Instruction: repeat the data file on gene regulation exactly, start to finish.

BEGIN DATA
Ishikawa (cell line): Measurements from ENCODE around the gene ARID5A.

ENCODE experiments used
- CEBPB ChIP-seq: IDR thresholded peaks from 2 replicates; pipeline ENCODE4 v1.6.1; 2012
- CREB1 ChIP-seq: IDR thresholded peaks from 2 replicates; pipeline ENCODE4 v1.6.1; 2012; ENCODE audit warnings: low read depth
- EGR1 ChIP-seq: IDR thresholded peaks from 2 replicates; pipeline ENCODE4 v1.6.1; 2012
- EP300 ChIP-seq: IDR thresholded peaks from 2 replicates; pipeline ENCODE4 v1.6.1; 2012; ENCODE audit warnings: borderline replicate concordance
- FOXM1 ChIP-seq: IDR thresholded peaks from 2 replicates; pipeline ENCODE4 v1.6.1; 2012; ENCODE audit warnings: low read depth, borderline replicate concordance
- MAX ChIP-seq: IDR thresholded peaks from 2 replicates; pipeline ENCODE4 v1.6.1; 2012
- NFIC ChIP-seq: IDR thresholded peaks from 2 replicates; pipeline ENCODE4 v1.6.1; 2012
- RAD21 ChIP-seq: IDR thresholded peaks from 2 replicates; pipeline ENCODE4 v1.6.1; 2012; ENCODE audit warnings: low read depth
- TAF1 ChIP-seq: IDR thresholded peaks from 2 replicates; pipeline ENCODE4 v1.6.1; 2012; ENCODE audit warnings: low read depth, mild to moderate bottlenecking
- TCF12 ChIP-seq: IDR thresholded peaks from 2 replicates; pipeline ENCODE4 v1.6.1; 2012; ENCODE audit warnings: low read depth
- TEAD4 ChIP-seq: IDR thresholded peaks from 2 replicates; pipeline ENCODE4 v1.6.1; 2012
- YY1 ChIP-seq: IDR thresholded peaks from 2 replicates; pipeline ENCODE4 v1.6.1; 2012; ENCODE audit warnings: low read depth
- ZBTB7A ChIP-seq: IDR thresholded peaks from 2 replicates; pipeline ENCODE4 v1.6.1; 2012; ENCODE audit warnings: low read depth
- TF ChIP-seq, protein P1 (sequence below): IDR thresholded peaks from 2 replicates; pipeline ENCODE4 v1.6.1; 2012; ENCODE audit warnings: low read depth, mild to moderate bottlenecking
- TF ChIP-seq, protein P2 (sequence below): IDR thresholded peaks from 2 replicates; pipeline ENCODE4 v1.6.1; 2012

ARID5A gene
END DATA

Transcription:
Ishikawa (cell line): Measurements from ENCODE around the gene ARID5A.

ENCODE experiments used
- CEBPB ChIP-seq: IDR thresholded peaks from 2 replicates; pipeline ENCODE4 v1.6.1; 2012
- CREB1 ChIP-seq: IDR thresholded peaks from 2 replicates; pipeline ENCODE4 v1.6.1; 2012; ENCODE audit warnings: low read depth
- EGR1 ChIP-seq: IDR thresholded peaks from 2 replicates; pipeline ENCODE4 v1.6.1; 2012
- EP300 ChIP-seq: IDR thresholded peaks from 2 replicates; pipeline ENCODE4 v1.6.1; 2012; ENCODE audit warnings: borderline replicate concordance
- FOXM1 ChIP-seq: IDR thresholded peaks from 2 replicates; pipeline ENCODE4 v1.6.1; 2012; ENCODE audit warnings: low read depth, borderline replicate concordance
- MAX ChIP-seq: IDR thresholded peaks from 2 replicates; pipeline ENCODE4 v1.6.1; 2012
- NFIC ChIP-seq: IDR thresholded peaks from 2 replicates; pipeline ENCODE4 v1.6.1; 2012
- RAD21 ChIP-seq: IDR thresholded peaks from 2 replicates; pipeline ENCODE4 v1.6.1; 2012; ENCODE audit warnings: low read depth
- TAF1 ChIP-seq: IDR thresholded peaks from 2 replicates; pipeline ENCODE4 v1.6.1; 2012; ENCODE audit warnings: low read depth, mild to moderate bottlenecking
- TCF12 ChIP-seq: IDR thresholded peaks from 2 replicates; pipeline ENCODE4 v1.6.1; 2012; ENCODE audit warnings: low read depth
- TEAD4 ChIP-seq: IDR thresholded peaks from 2 replicates; pipeline ENCODE4 v1.6.1; 2012
- YY1 ChIP-seq: IDR thresholded peaks from 2 replicates; pipeline ENCODE4 v1.6.1; 2012; ENCODE audit warnings: low read depth
- ZBTB7A ChIP-seq: IDR thresholded peaks from 2 replicates; pipeline ENCODE4 v1.6.1; 2012; ENCODE audit warnings: low read depth
- TF ChIP-seq, protein P1 (sequence below): IDR thresholded peaks from 2 replicates; pipeline ENCODE4 v1.6.1; 2012; ENCODE audit warnings: low read depth, mild to moderate bottlenecking
- TF ChIP-seq, protein P2 (sequence below): IDR thresholded peaks from 2 replicates; pipeline ENCODE4 v1.6.1; 2012

ARID5A gene